What Does A Low Life Bum Like Uncle Len and Paul McCartney’s Daughter Have in Common? By Uncle Len the Ever-Dirty

     Ha! I have been waiting for this one my entire life, and now that moment is here! How sweet it is to see one’s entire life blossom at the last moment, the 11th hour. And it is all about dirty clothes, something I have spent my whole life in:
  https://www.bbc.com/news/world-48908413?utm_source=amerika.org

“"Basically, in life, rule of thumb: if you don't absolutely have to clean anything, don't clean it." Fashion designer Stella McCartney said this in an interview with the Observer this weekend, adding that she picked up the tip while working for bespoke tailors on London's prestigious Savile Row. Instead, she says, the "rule" is to "let the dirt dry and you brush it off". It may have been a throwaway comment at the end of the interview, but something about this line stuck with readers - many of whom have been doing several loads of laundry a week. So does she have a point? Is it better to avoid washing your clothes? Killing the planet one microfibre at a time This isn't the first time McCartney has recommended not washing our clothes. In fact, she has long advocated avoiding the washing machine - both for the longevity of the garments, but also because of the impact washing them has on the environment. Laura Diáz Sánchez, from the Plastic Soup Foundation advocacy group, agrees with this, particularly when it comes to high-street clothes, which contain more synthetic materials such as polyester and acrylic. "Every time we wash our clothes an average of nine million [plastic] microfibres are released into the environment," she tells BBC News. "The way we wash our clothes affects this, as well as the way our clothes are made - but the more we wash our clothes, the more microfibres are released."

When you do wash, she recommends setting the machine to a lower temperature and using liquid detergent: "Powder detergent creates more friction between the clothes [during washing], so more fibres are released, whereas liquid is smoother. The less friction there is in general, the fewer fibres are released." She advises against overloading washing machines for the same reason - fewer clothes in the drum means there's less friction.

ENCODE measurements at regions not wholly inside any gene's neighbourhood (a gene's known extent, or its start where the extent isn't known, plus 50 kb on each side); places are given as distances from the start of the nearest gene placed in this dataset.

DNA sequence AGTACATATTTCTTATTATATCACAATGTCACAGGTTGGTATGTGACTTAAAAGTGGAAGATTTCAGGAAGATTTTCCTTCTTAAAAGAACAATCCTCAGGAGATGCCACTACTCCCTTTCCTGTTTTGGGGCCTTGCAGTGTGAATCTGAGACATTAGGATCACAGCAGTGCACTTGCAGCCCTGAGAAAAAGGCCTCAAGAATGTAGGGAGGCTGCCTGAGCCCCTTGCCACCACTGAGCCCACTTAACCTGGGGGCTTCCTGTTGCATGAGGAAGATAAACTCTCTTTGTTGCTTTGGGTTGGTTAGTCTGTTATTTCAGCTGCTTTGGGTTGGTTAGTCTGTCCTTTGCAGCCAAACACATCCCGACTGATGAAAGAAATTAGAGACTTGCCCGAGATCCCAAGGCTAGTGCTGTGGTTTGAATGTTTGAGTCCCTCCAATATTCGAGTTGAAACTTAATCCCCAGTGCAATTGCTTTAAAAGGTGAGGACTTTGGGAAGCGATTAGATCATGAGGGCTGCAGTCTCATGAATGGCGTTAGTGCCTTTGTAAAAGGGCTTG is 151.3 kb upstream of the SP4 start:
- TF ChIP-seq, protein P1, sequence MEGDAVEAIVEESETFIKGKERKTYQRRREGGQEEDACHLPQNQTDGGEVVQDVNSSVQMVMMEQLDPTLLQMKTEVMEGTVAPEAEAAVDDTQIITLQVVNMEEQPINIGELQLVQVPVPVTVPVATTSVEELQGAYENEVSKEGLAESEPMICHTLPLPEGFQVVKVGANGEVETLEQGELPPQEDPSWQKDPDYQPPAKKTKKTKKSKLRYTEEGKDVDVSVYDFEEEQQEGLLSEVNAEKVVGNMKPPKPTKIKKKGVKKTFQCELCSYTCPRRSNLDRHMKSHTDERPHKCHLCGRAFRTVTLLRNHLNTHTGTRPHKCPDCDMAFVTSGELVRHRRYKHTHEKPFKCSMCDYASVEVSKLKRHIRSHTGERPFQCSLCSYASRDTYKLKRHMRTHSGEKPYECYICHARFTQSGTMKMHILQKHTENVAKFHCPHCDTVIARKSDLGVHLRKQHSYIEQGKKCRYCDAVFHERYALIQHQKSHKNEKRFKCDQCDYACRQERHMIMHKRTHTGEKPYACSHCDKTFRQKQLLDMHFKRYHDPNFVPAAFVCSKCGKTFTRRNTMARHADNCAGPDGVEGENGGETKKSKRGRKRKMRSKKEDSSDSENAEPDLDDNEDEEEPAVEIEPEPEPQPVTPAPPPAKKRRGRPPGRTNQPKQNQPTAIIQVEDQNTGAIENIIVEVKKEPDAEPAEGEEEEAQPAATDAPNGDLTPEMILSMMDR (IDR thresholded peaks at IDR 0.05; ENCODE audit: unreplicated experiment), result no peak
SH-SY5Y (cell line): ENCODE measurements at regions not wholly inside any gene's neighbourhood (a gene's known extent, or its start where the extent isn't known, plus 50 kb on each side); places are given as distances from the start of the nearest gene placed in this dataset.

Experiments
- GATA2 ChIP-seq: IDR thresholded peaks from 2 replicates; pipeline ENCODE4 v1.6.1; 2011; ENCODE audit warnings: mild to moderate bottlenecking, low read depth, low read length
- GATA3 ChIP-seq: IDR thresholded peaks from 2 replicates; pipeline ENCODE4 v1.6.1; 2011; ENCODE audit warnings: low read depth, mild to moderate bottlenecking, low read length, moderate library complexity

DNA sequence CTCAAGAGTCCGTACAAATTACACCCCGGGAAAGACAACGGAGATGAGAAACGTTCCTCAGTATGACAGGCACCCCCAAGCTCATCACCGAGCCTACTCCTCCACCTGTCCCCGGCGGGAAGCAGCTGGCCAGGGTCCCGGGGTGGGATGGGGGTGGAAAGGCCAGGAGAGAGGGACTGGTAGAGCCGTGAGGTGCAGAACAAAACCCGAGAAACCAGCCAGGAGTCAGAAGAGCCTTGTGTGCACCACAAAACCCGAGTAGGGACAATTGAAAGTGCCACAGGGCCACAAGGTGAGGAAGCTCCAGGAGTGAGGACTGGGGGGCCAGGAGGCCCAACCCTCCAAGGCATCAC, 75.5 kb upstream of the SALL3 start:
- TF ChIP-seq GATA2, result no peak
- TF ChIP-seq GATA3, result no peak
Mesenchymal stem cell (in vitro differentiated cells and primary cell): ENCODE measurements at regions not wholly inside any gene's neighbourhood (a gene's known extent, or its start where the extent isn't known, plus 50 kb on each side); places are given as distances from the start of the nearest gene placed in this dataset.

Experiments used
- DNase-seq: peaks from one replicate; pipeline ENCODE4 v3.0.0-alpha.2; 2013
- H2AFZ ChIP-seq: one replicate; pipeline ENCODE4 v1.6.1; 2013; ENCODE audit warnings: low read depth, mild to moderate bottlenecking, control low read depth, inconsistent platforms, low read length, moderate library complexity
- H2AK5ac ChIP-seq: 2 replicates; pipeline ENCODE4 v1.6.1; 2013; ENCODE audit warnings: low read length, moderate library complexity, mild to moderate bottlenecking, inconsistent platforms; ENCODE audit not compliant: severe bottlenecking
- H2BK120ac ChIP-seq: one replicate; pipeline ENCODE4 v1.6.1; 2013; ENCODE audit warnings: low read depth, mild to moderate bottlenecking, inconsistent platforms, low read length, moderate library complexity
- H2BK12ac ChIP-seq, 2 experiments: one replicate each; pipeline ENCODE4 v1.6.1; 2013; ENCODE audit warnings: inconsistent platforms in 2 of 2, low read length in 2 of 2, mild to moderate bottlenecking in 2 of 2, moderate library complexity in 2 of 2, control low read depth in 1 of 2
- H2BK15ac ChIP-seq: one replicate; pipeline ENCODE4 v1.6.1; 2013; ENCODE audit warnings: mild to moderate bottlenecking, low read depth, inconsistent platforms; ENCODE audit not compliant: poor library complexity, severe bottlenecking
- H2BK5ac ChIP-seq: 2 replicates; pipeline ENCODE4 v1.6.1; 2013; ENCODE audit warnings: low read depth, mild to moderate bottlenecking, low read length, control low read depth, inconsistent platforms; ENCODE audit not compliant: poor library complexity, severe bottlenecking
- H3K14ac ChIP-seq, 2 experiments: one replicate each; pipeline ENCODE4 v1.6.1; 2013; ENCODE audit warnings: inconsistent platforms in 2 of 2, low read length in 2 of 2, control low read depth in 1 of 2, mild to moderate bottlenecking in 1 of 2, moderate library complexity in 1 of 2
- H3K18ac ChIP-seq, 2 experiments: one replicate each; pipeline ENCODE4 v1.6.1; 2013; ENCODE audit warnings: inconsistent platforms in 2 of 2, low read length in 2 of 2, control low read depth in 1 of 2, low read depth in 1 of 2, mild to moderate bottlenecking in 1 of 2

But it's not just about microfibres. Washing an item of clothing too often can drastically shorten its lifespan, meaning that you're more likely to throw it out and buy something new. Prof Andrew Groves, head of the fashion design course at the University of Westminster, tells BBC News that the friction in washing machines is what gets rid of the stains, but is also what distorts a garment's shape and colour. "I have garments in my wardrobe that I've had for decades that look brand new, simply because I know how to care for them," he says - adding that this goes for both high-end and high-street pieces. The better you look after your clothes, he says, the longer they last, and the more sustainable your fashion is.”

     Ok, so the child of the Beetles, I mean Beatles, thinks that micro-plastics are released by washing the plastic clothes, which indicates how crazy our society is, since we should not be wearing such junk in the first place. But never mind, at least everyone now knows that I never wash my clothes, I am proud to say that my winter jumper has never been washed in about 10 years of its existence. No doubt, the ingrained grease helps in insulation. Sure, the smell gets bad, but I put it out in the sun to kill the bugs. The saner option is to not be like me, and to not wear the plastics in the first place, going for natural fibres such as wool. But, I am, like much of this society, insane, well, almost. And, one might even drop out of reality like heaps of India’s Jain community are doing, although they have yet to reach my enlightened state of living in sheds.
  https://www.bbc.com/news/world-asia-india-48879591?utm_source=amerika.org

 

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Wednesday, 17 August 2022